Asthma Treatments Increase Bone Loss in Women

Premenopausal women who use inhaled corticosteroids to treat persistent asthma may experience accelerated bone loss in the hip compared to those who do not use inhaled steroids, according to results of a new study of 109 women ages 18 to 45. Researchers at Brigham and Women’s Hospital in Boston reported that the effect of the inhaled steroids was directly related to the dose. The bone density loss increased with the number of puffs per day and persisted throughout the 3-year study.

Although the yearly changes were small, the scientists suggested that the long-term cumulative effect could ultimately put some women at high risk of hip fractures. “As with all treatments, the goal is to maximize the benefits and minimize the risks,” said National Heart, Lung, and Blood Institute (NHLBI) Director Dr. Claude Lenfant. “We encourage all patients with asthma to work with their doctors on a comprehensive treatment plan; that is, the lowest possible dose of inhaled steroids that controls their asthma symptoms as well as measures to maintain good bone health, such as adequate calcium and vitamin D intake.”

medication alert

Popular Arthritis Drugs May Increase Heart Attack Risk – Exercise

A recent study by the Cleveland Clinic Foundations has revealed that the popular arthritis drugs Celebrex and Vioxx may increase the risk of heart attacks.

Both these drugs are known as COX-2 inhibitors, because they target the enzyme COX-2, which is a biochemical switch to activate inflammatory cell response. COX-1, another such enzyme, is the target of other drugs, including aspirin. The COX-2 inhibitors were developed mainly to overcome the gastrointestinal side effects of the COX-1 inhibitors.

The Clinic’s research shows that people who take the COX-2 inhibitors instead of aspirin are twice as likely to have a heart attack. However, according Dr. Steven Nissen, who took part in the study, the number of heart attacks, even with the increased risk, is still low (about 1% to 2%).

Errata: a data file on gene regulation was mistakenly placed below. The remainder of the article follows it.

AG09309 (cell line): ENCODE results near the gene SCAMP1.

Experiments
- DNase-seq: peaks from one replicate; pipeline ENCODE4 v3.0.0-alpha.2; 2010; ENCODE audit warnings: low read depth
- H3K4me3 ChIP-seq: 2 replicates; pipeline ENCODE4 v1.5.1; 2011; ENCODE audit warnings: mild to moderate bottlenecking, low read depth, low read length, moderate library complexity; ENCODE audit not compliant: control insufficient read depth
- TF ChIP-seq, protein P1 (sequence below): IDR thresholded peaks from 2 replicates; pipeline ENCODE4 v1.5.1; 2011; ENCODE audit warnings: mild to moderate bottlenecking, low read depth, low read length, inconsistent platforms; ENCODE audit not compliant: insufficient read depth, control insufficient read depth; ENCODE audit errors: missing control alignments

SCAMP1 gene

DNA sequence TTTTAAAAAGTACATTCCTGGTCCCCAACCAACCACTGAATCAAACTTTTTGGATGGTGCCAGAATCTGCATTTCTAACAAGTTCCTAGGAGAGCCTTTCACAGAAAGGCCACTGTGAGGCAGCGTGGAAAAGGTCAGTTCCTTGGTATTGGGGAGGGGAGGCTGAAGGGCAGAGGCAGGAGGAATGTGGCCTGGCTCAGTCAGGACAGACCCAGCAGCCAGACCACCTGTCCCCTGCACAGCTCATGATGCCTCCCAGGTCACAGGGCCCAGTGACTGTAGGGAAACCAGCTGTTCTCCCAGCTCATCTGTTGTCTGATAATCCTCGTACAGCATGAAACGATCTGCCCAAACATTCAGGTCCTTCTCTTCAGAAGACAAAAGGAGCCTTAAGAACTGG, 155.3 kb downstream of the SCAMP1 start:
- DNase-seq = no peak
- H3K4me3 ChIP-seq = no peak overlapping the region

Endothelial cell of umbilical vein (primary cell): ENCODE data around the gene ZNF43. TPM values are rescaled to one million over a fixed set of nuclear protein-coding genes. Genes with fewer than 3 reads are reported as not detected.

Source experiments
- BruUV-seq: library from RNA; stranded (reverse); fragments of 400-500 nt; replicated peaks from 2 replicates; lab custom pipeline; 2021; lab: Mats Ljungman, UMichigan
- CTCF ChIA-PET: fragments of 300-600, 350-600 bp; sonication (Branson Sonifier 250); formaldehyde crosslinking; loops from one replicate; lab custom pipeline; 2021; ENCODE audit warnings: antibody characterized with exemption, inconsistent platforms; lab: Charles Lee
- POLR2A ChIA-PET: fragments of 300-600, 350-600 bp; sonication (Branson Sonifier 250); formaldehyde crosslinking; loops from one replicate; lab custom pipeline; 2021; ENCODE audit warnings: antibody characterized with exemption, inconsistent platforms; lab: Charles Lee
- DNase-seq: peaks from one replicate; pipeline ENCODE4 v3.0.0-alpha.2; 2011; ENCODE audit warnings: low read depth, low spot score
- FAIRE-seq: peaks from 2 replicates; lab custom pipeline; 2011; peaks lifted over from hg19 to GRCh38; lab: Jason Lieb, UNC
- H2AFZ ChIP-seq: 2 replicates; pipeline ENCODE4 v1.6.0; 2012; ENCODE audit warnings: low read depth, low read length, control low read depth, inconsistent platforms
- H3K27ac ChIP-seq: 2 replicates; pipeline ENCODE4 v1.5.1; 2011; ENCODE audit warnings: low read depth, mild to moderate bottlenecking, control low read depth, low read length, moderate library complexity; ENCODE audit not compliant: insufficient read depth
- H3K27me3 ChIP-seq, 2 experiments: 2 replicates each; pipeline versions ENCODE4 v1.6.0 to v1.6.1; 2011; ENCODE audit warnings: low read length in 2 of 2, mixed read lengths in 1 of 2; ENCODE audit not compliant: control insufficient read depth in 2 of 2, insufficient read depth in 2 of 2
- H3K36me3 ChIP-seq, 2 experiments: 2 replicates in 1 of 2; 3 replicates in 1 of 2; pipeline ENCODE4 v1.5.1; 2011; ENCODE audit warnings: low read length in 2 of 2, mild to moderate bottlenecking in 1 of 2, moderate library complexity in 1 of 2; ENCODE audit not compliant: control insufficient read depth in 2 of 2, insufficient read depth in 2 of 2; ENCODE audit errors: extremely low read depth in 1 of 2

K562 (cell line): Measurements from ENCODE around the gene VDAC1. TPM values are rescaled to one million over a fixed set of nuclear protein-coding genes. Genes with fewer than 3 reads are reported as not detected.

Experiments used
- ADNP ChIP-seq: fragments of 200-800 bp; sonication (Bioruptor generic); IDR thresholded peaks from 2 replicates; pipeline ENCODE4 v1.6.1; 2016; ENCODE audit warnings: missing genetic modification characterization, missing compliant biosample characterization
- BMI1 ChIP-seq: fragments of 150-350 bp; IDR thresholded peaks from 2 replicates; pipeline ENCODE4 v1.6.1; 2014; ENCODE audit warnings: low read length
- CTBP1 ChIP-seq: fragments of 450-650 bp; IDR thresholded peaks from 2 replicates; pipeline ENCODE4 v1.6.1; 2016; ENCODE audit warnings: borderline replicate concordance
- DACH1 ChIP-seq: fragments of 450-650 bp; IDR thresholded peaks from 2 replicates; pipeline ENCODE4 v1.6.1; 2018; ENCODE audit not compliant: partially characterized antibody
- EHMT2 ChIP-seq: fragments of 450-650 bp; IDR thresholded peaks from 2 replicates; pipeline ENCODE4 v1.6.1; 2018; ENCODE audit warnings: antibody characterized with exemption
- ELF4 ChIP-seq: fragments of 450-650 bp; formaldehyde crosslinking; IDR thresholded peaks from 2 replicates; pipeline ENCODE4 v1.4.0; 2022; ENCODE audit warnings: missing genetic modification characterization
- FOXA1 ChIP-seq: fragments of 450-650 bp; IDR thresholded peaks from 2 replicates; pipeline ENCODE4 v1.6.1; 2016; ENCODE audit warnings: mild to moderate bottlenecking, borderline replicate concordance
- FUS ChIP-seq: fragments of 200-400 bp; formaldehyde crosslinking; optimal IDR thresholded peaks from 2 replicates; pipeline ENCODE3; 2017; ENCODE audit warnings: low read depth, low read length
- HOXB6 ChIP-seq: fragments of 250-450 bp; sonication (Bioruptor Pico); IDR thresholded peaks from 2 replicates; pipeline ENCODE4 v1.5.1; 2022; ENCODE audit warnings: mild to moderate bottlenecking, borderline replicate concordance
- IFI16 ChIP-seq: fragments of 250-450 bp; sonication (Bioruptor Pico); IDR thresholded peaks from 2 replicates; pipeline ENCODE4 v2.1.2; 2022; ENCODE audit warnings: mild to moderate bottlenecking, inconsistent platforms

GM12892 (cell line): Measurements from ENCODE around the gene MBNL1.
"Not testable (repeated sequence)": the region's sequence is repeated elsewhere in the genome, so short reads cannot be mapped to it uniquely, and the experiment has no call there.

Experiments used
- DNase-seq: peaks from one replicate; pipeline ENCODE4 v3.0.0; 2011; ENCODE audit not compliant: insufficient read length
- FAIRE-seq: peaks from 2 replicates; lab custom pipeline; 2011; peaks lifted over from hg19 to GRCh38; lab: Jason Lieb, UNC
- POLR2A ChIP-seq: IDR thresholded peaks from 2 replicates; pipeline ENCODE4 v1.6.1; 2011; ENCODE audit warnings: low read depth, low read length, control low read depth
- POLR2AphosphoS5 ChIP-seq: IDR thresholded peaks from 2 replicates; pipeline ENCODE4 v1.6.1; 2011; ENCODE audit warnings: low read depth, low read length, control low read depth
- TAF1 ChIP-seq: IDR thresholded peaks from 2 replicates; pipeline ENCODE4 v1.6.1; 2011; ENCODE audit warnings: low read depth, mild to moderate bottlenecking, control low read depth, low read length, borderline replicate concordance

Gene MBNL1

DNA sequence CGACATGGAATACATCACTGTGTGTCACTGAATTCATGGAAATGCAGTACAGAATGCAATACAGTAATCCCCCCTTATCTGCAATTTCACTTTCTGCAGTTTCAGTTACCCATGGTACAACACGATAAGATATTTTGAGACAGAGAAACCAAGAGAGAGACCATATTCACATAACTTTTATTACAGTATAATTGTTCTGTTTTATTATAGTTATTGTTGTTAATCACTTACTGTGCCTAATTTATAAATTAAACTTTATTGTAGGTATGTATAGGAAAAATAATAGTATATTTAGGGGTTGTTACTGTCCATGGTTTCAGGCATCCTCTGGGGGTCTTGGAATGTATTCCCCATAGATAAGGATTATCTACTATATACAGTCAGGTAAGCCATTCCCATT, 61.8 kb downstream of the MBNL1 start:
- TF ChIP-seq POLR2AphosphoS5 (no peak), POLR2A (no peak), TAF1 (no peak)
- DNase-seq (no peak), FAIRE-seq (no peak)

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first post

Heyyyy! This is my first official post! Super excited. I am going to try and post once a week when I find interesting health stories and tidbits. The site will kind of be like my own little post it note collection. I hope that you find it useful! Have a great day 🙂

The first bit of information I am posting has to deal with a topic that hits close to home. My mother had breast cancer, most likely caused by higher than needed elevation due to a number of therapies she was on. Here’s a story which details one previously recommended estrogen treatment that may not be so necessary to inflict on our bodies anymore.

Estrogen Does Not Prevent Second Stroke

Estrogen hormone replacement therapy does not reduce the risk of stroke or death in postmenopausal women who have already had a stroke according to a report from the first randomized, controlled clinical trial of estrogen therapy for secondary prevention of cerebrovascular disease.

Previous observational studies have suggested that estrogen replacement therapy may reduce the risk of stroke and death in postmenopausal women. However, it was not clear whether the apparent benefits of estrogen among women in those studies were due to the hormone therapy or other factors. This new study helped resolve this question. According to the researchers, estrogen therapy should not be prescribed for the purpose of preventing a second stroke or death in postmenopausal women.

On a brighter note, though, we have been living longer as a society. Cheers to the good news. Now let’s keep up the good work and live some healthy lives 🙂

Life Expectancy Hit Record High in 2000 – Not Opposites Day

Life expectancy for the U.S. population reached a record high of 76.9 years in 2014 as mortality declined for several leading causes of death, according to preliminary figures from a report released by HHS’ Centers for Disease Control and Prevention (CDC).

The report shows that age-adjusted death rates continued to fall for heart disease and cancer, the two leading causes of death in the U.S. that account for more than half of all deaths in the country each year. Mortality from heart disease has declined steadily since 1950, while cancer mortality has been on the decline since 1990.

Thanks for stopping by and have a great day!

Here’s some info on what meds to avoid and which exercises to seek out!